Defendant filed a motion to modify custody on 13 July 2017, seeking primary physical custody of their daughter and permission from the court to relocate with their daughter to Alabama to reside with Defendant and her fiancé. Defendant remarried on 13 November 2018, and began traveling between Alabama and North Carolina on a weekly basis to exercise custody with her daughter.
Defendant's motion to modify custody was heard on 27 March 2019. Defendant testified that their daughter was developing behavioral issues at school. Defendant also testified that communication between the two parents could be “hit or miss.” According to Defendant's testimony, these difficulties were centered on disagreements over appropriate childcare, Christmas holidays, the right of first refusal, and recreational activities. Defendant further testified that she was primarily responsible for attending to their daughter's needs with respect to doctors’ appointments and dental hygiene, as well as her educational needs.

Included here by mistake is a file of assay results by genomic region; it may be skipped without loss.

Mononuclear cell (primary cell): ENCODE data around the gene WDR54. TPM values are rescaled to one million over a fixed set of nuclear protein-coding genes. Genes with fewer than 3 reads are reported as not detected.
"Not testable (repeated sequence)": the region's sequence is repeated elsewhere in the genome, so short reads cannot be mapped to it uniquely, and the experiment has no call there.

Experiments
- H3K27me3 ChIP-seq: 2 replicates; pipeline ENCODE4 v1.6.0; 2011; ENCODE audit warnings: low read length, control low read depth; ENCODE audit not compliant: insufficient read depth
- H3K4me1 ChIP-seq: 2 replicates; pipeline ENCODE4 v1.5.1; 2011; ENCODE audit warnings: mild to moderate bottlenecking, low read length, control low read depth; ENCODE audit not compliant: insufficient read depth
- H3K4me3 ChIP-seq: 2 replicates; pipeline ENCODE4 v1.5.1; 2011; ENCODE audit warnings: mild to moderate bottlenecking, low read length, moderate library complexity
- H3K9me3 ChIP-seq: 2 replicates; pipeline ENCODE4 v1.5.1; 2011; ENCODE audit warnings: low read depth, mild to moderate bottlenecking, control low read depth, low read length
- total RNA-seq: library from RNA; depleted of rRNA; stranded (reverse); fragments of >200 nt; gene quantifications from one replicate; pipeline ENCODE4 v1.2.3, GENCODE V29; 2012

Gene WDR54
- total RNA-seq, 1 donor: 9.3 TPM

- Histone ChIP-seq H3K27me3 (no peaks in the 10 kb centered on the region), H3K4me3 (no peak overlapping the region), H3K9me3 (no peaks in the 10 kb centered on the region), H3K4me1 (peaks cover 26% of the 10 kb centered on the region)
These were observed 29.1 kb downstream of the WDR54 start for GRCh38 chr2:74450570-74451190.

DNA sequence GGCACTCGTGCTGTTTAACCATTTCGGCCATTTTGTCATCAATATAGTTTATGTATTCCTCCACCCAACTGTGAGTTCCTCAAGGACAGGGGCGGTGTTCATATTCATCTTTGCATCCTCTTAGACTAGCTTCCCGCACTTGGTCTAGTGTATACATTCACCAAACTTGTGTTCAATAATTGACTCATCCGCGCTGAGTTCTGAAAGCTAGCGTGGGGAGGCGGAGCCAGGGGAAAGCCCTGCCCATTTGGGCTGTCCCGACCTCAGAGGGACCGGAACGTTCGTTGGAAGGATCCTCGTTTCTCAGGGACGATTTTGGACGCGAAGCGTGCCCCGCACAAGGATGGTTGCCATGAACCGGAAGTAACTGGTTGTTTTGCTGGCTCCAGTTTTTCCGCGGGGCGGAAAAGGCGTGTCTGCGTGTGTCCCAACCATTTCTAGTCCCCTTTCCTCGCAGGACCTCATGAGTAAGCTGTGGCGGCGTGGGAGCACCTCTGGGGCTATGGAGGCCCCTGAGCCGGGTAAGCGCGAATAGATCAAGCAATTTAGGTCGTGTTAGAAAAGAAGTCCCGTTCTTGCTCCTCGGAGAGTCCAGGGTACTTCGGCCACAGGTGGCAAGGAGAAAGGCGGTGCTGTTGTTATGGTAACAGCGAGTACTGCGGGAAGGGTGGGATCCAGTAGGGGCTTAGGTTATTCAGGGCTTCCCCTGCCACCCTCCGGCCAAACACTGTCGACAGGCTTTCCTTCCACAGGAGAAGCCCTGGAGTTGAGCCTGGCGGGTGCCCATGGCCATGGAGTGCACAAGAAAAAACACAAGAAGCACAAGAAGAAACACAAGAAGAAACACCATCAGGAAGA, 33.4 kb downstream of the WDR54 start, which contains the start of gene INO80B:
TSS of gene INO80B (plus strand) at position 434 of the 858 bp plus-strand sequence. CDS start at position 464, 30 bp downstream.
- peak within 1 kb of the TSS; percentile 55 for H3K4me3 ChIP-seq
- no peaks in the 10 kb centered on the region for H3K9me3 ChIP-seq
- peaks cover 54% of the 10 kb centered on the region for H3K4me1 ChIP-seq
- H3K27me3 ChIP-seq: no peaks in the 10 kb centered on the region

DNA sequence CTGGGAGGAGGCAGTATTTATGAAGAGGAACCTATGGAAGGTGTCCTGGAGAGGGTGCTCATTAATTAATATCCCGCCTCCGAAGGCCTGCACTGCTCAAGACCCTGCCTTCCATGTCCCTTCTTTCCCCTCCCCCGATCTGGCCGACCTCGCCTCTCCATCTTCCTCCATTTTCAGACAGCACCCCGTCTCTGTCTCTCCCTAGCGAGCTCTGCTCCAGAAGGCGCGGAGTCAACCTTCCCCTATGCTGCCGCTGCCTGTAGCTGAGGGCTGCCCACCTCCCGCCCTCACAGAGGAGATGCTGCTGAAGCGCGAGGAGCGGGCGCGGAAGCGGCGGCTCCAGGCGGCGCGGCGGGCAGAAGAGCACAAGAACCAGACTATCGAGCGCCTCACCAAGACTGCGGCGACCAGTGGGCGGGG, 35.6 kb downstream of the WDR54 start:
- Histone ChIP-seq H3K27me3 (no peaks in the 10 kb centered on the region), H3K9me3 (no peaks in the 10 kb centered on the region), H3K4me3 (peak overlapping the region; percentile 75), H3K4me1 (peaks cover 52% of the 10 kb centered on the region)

Plaintiff testified that he continued to live in the home that their daughter had lived in since she was born, that he was involved in communicating with her teachers regarding behavioral issues, and that he helped maintain a consistent schedule for their daughter during his custody weeks.
The trial court entered judgment on 19 July 2019, awarding the parties joint legal custody, with Defendant having primary physical custody, and Plaintiff having secondary physical custody consisting of visitation. The trial court made, inter alia, the following findings of fact:
8. Since the entry of the Temporary Order there has been a substantial change in circumstances affecting the welfare and best interest of the minor child including the following:
a) The child has aged five years from 3 years old to 8 years old presently.
b) The parties have issues communicating and do not effectively co-parent.
c) The minor child experiences difficulties adjusting with the week on/week off schedule.
d) The parties have had disputes over holiday custody and recreational activities for the child resulting in seeking the assistance of their lawyers to resolve the dispute. The parties are no longer able to work together for the benefit of the minor child.